Welsh carpenter single-handedly fabricates dragon-inspired cabin

Channel 4’s ongoing programme, Cabins in the Wild with Dick Strawbridge, sees eight designers, architects and amateur builders go head-to-head in a cabin-building competition. Judged in Wales’ picturesque Snowdonia, the entrants were briefed to design a cabin that exuded traditional Welsh elements and Carwyn Lloyd Jones’ Dragon’s Eye design is one concept that met the brief seamlessly.



ith an £11k budget, the show’s contestants received a brief to design a cabin no larger than the average caravan comprising a kitchen, bedroom and bathroom – and the results are far from the age-old cabin designs of yesteryear. Designed and built passionately from scratch with traditional joinery, Carwyn’s Dragon’s Eye model boasts true innovation and creativity. Taking inspiration from the ‘Welsh Dragon’, which appears on the flag of Wales, the design centres around, as the name suggests, the eye of a dragon.

As a Master Carpenter, Carwyn teaches carpentry at Welsh eco-centre, the Centre for Alternative Technology (CAT). His carpentry knowledge and skills are evident in the design and delicate craftsmanship of Dragon’s Eye. Unlike many of the other contenders competing in Cabins in the Wild – who have appointed structural engineers, builders and fabricators to assist with their build’s design and construction – strong-minded Carwyn completed the design, modelling and build single-handedly. Finding it difficult to put a pen to paper, the build process began with a self-built one-to-ten model. Operating from his scaled-down model, Carwyn’s build process commenced in his workshop, forming the assembly of the 5.7 x 2.7m structure.

Complex curves

The first port of call for Carwyn was to achieve the complex curved silhouette of his design to ensure it passed the relevant building certifications. Amongst the build’s other complexities was the curvilinear window sill and detailed latticed roof. Working with 500m of timber for the roof alone, Carwyn hand-cut, laminated, glued and temporarily bolted a series of battens and then left the entire structure to dry. With a positive attitude, three weeks later, Carwyn’s sinuous curved-shaped roof resembled the desired arch of an eye.

With the framework finalised, Carwyn’s attention moved to the exterior detailing. To resemble the scaly aesthetic of a mythological dragon, he searched for an appropriate building material to meet both his aesthetic and functional requirements and found waterproof stainless steel to fit the bill. Unfortunately for this master craftsman, the required diamond-shaped stainless steel panels he sought were unobtainable, however, in Carwyn’s world of endless possibilities, he proceeded to cut out 300 individual rhombic dragon scales to clad his cabin.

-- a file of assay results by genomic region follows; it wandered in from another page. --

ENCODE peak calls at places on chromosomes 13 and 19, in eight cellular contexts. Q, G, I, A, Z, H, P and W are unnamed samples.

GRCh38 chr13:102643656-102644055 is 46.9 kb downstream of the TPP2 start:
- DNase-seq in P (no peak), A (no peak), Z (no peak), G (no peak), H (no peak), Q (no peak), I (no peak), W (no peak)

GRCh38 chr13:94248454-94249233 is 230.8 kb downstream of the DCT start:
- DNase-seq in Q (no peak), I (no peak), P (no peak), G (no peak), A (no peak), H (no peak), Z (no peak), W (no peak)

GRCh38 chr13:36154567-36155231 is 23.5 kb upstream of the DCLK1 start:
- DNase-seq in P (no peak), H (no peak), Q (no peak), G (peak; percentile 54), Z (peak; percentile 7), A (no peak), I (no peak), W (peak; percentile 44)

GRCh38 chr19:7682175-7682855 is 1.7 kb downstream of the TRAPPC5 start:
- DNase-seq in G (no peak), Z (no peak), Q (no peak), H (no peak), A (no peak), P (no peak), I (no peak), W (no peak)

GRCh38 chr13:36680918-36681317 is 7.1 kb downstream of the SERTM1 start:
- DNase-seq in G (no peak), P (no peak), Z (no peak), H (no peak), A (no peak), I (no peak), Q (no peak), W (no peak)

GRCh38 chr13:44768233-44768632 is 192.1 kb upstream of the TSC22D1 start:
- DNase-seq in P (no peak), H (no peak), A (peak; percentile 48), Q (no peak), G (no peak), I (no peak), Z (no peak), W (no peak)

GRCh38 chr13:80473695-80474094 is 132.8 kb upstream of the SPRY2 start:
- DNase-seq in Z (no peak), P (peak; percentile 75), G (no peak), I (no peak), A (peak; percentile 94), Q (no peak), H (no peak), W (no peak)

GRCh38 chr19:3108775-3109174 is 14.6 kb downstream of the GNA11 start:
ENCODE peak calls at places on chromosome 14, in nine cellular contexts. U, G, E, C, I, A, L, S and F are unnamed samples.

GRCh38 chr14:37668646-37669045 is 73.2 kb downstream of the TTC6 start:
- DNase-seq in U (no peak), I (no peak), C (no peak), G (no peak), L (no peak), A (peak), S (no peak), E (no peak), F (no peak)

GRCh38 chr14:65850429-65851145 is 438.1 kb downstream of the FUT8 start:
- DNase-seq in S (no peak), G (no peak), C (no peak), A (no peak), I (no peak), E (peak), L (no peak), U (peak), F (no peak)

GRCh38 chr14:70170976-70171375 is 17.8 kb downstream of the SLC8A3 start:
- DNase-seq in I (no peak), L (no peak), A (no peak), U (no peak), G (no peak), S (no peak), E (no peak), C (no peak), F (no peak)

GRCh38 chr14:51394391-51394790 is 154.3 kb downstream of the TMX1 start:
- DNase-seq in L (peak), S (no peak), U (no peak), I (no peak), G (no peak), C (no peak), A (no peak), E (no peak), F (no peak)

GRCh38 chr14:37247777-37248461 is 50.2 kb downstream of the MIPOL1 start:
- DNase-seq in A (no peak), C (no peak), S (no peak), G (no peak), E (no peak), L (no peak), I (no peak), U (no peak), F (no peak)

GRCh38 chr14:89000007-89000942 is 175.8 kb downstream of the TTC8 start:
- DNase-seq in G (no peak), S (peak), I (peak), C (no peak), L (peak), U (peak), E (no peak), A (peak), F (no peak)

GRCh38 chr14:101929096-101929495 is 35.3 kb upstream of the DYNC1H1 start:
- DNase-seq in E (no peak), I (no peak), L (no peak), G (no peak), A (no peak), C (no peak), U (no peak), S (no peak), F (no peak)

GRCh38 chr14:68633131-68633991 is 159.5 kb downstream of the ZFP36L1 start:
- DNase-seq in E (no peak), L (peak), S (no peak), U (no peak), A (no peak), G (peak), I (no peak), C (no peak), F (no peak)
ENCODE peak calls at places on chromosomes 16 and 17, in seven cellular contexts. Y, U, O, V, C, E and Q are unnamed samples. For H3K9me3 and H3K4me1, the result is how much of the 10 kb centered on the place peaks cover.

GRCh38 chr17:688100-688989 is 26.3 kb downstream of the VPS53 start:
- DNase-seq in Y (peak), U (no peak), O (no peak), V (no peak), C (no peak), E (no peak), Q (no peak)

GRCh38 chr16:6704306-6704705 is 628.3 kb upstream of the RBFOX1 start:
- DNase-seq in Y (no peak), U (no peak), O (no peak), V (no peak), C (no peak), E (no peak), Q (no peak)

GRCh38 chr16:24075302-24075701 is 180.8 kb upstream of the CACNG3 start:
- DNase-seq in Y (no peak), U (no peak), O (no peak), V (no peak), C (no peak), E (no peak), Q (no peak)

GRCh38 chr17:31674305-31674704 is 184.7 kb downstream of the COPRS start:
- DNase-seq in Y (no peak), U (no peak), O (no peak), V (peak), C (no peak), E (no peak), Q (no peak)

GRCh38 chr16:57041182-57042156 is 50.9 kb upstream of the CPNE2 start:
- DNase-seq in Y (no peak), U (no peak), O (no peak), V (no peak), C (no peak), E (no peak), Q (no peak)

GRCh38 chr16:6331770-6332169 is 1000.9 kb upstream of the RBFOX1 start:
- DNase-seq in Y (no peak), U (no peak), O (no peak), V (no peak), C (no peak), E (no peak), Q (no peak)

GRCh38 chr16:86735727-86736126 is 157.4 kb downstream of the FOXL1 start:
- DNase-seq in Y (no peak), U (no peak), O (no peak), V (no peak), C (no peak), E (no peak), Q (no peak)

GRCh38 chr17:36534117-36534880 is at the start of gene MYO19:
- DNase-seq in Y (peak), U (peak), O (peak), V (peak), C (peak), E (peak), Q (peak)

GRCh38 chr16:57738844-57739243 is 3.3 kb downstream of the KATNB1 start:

The window of opportunity

Initially, Carwyn envisaged the eye’s glazing to be formed as one full-height monolithic sheet of curved glass. However, after investigation he realised that this would be a problematic and costly installation and decided to apportion the glazing into 10 floor-to-ceiling double-glazed units, with mullions ornamentally framing the 10 individual elements and complementing the eye’s form. Looking as it’s a fully glazed wall, these 10 units act as a centrepiece to the dragon-inspired design and offer spectacular views from within – as a dragon would perceive the neighbouring landscape.

Inside, Carwyn’s impressive innovation continues with the incorporation of all the creature comforts a guest would expect from a traditional cabin for a comfortable night’s stay – a kitchen, bedroom and bathroom – in the confined space of an average caravan. While the internal design of the eye catches one’s attention instantaneously, central to the interior is the bed’s design – which is equally impressive. Carwyn’s consideration for seclusion in the open countryside has been realised in the design of a 1970s-style round rotatable bed which fits in the space effortlessly. Here the headboard revolves to open up or hide away the impressive landscape when guests require privacy.


After three months of arduous labour and countless hand-crafted hours, Carwyn’s Dragon’s Eye was transited a nail-biting 100 miles across Wales to scenic Snowdonia. Presently situated against a rock-strewn backdrop, the whole form catches the light and reflects its natural landscape. The idea for Dragon’s Eye was to place the cabin next to a mountain giving off the appearance that the legendary creature is hiding within the mountain. However, the structure currently acts as the profile of a dragon’s frame with the eye positioned to act as the mythical beast’s vision.

The similarity between Carwyn’s original one-to-ten, scaled-down model is almost indistinguishable looking at the full-size build. The model’s complex curves and forms conceived in Carwyn’s initial prototype can be found like-for-like. The roof’s stainless steel colour complements the surrounding vista, blending into the tones and textures found within nature’s form.

A winning project

Truly going back to basics, this project is an exemplar of what can be achieved with a vivid imagination and the right skillset. While the finished article is truly spectacular with its complex curves and forms, what perhaps is more extraordinary is the absence of any CAD programmes from Carwyn’s development – as well as the fact that this was a one-man job.

Dragon’s Eye beat off stiff competition within Cabin in the Wood’s first episode and is set to compete in the final against six rival designs to attain first prize. The adjudicators judged the concept on its quirky design, comfortable interior – complete with a walk-in wetroom, clad in reclaimed slate tiles – and overall craftsmanship.

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